peanut butter


The truth about why kids can’t eat a peanut butter & tuna egg sandwich anymore.

Whether it’s a “no nut” daycare policy, or a gluten free, wheat free, egg free, dairy free, fish free sammy, nowadays it seems as though food allergies and intolerances are as common as a snotty nosed kindy kid.

Our daughter has a peanut allergy. We found that out the hard way by feeding her a teaspoon of peanut butter when she was 8 months old. We rushed her to hospital and luckily they were able to give her a steroid which calmed the reaction and were sent home within a couple of hours. But it got me thinking…is it just me or have we got so cushy in our existence that we have started breeding an army of sensitive, wheezy, rashy, farty and lethargic underdeveloped humans?

Let’s tuck into it by starting with the basics.

Food allergy vs food intolerance

A food allergy is the body overreacting to a bit of protein (and no it’s not the same as your husbands protein shake farts). It’s the body’s immune system getting all worked up and thinking the natural food protein is more harmful than it really is. So a super fired up bunch of natural antibodies start rushing around with a Wing Attack bib on attacking itself.

A food intolerance is similar but usually doesn’t involve the body acting like an overprotective mother who licks her fingers to wipe the yoghurt off your face. Most of the time it’s simply due to not having enough of a particular enzyme to break down the nutrients in the food e.g lacking the enzyme lactase to break down lactose (found in milk) in the stomach. 

Sometimes the differences between allergy and intolerance are hard to spot and sometimes it’s blatantly obvious.


Generally speaking with an allergic reaction your kid is likely to become a red and wheezy mess covered in vomit, and if you’re like us, you’ll have to carry an epipen with you in the house bag to remedy these symptoms asap. 

If they are intolerant to something they are likely to just be cranky, smelly, tired and more agitated with a sore guts (indistinguishable from the result of a full day at the grandparents house).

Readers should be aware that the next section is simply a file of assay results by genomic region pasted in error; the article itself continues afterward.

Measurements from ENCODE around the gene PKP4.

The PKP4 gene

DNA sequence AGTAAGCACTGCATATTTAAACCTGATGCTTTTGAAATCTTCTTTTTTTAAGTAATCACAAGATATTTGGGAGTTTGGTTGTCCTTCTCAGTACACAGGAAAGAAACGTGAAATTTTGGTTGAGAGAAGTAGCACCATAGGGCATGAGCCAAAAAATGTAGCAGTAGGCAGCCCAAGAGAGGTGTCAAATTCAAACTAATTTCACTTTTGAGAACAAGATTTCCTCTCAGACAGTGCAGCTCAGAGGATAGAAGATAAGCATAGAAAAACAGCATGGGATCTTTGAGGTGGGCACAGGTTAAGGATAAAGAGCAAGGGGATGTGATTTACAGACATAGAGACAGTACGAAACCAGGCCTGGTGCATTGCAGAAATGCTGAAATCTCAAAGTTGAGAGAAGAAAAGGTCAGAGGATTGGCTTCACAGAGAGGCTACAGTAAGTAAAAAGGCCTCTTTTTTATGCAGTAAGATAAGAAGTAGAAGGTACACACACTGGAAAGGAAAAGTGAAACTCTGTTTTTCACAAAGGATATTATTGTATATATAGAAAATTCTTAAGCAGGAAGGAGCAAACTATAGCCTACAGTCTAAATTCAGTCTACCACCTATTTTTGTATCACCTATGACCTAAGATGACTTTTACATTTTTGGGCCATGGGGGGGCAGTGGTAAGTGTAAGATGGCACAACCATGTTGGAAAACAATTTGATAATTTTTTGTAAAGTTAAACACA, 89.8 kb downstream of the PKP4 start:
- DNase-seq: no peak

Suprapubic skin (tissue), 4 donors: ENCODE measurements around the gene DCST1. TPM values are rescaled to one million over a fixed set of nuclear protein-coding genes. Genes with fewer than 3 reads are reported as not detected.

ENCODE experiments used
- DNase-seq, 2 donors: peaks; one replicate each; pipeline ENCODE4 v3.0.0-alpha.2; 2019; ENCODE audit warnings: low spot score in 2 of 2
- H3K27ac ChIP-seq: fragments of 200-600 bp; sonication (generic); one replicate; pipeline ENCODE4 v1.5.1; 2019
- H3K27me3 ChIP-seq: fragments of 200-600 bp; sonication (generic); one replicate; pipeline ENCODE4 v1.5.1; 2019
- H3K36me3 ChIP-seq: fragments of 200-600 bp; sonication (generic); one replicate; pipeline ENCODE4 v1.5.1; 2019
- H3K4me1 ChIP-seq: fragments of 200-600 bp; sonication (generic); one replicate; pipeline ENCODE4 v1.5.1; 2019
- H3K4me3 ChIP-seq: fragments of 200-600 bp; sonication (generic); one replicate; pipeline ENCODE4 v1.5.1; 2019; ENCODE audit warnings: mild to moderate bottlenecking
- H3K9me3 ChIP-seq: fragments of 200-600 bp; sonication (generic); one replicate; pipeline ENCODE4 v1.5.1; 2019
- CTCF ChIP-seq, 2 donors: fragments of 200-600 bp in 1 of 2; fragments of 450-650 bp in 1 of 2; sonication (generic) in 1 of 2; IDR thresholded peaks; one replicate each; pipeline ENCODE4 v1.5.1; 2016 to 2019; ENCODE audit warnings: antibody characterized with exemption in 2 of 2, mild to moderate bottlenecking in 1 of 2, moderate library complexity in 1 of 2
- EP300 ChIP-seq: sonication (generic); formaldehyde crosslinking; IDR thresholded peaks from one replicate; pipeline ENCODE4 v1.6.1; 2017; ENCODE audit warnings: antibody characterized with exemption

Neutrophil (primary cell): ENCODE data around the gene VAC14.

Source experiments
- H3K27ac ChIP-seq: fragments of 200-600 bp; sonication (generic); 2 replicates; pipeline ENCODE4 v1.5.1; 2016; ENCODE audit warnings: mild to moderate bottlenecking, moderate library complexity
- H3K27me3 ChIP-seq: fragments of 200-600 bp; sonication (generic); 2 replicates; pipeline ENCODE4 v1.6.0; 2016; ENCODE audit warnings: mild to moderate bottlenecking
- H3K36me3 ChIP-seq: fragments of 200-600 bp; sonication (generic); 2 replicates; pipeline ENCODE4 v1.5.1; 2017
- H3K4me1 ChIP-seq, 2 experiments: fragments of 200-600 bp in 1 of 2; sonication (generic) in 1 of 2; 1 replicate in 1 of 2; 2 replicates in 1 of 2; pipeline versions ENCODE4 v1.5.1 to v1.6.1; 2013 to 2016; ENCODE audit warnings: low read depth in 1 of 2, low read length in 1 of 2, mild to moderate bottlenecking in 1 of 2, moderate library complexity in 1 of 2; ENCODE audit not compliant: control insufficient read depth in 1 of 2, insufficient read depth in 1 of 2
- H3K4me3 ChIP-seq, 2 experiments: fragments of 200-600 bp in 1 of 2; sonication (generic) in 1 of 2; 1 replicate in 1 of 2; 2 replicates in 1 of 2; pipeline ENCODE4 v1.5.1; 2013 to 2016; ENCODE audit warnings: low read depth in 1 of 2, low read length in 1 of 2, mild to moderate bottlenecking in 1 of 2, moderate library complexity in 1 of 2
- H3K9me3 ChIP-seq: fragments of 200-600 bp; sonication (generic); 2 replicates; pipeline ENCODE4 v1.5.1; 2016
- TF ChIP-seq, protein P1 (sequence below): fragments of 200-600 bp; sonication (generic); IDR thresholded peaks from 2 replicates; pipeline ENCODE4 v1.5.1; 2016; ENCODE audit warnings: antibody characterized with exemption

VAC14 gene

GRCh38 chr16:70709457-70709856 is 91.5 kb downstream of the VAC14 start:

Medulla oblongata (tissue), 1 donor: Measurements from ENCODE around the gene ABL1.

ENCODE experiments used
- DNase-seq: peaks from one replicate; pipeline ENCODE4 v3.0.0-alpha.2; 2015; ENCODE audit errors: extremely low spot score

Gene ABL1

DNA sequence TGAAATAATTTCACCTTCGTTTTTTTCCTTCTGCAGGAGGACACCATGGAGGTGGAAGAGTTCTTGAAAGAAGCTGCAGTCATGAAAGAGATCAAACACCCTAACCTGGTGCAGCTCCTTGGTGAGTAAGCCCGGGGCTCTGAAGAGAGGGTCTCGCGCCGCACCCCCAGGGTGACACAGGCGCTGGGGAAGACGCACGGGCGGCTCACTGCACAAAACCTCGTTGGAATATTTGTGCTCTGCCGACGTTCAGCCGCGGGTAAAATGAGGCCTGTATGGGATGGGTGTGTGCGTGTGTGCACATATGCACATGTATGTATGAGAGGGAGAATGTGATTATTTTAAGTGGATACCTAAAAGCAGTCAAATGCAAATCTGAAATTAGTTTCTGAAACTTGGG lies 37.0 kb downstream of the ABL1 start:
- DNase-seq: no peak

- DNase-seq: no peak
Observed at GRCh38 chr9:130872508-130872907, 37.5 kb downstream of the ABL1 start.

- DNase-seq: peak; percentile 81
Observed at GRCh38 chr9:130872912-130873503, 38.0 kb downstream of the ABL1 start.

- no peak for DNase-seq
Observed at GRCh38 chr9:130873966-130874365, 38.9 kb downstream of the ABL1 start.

Doctors and allergen specialists can use a simple skin prick test, blood tests, diet histories and/or get you to record a food diary to accurately diagnose your child. That way you don’t need to get all Dr Libby on their ass and prematurely avoid giving them certain foods unnecessarily. Plus, seeking professional medical advice (as opposed to Aunty Google advice) when it comes to this stuff will make you an all round better parent in the eyes of basically everyone.


If the Doc confirms they have an allergy, it’s pretty much tough titties from there. Unfortunately there is not much you can do except for avoidance. However, there are some experimental desensitisation studies going on at the moment, but realistically the most promising ones won’t be commercially available for a few more years. Some are encouraging parents to introduce trace amounts slowly over time (eg a single peanut ground up in a smoothie or full batch of baking) to build up tolerance. Personally I’ll be parked up outside A & E if I ever tried this out.

If you don’t officially have an allergy, try not to avoid certain foods. Avoiding foods can end up in unnecessary nutrient deficiencies and can often be a more expensive way to eat, as well as reduce the guts ability to digest these proteins causing all sorts of trouble down the line.


So are we just getting soft?

I’m pretty sure our parents generation survived on bread, fish and full cream cows milk. So what’s with all the gluten free, egg free, lactose free, freakishly allergic kids nowadays?

About 1% of adults and less than 10% of children are ‘at risk’ of allergic reactions to foods.

It’s actually only a small number of foods that are responsible for around 90% of food allergies. I like to refer to them as the “Fine Print Five”.

The Fine Print Five

  • Peanuts
  • Fish
  • Egg
  • Milk (Lactose)
  • Gluten

In today’s society it’s actually easier to avoid these foods more than ever. How you ask?

Food labelling. It is a legal requirement that food manufacturers list the most common allergenic foods on their labels. They must also be in bold. These include milk, egg, soy, peanut, tree nut, sesame, fish, shellfish and gluten-containing grains, including wheat. But to cover our asses we often say “may contain traces of” blah blah. For example, our Cottage Pie (low allergen meal e.g no dairy, gluten or egg) is cooked in the same kitchen as our other meals that have fish, and pasta (gluten) and milk, so although we take great care to reduce cross contamination, we can’t be 100% perfect all the time. Soz.

So there you have it.

For more information:

Disclaimer: Please consult a Dietitian or Doctor if you think you or your child has an allergy. You will receive advice specifically for you.


Nikki’s note: FYI we breastfed for 14 months, ate peanut butter on toast most days in pregnancy and breastfeeding AND she still got a peanut allergy. Shout out to her Dad for passing on the eczema, asthma, hayfever gene which is thought to be a contributing risk factor also. Woop woop.

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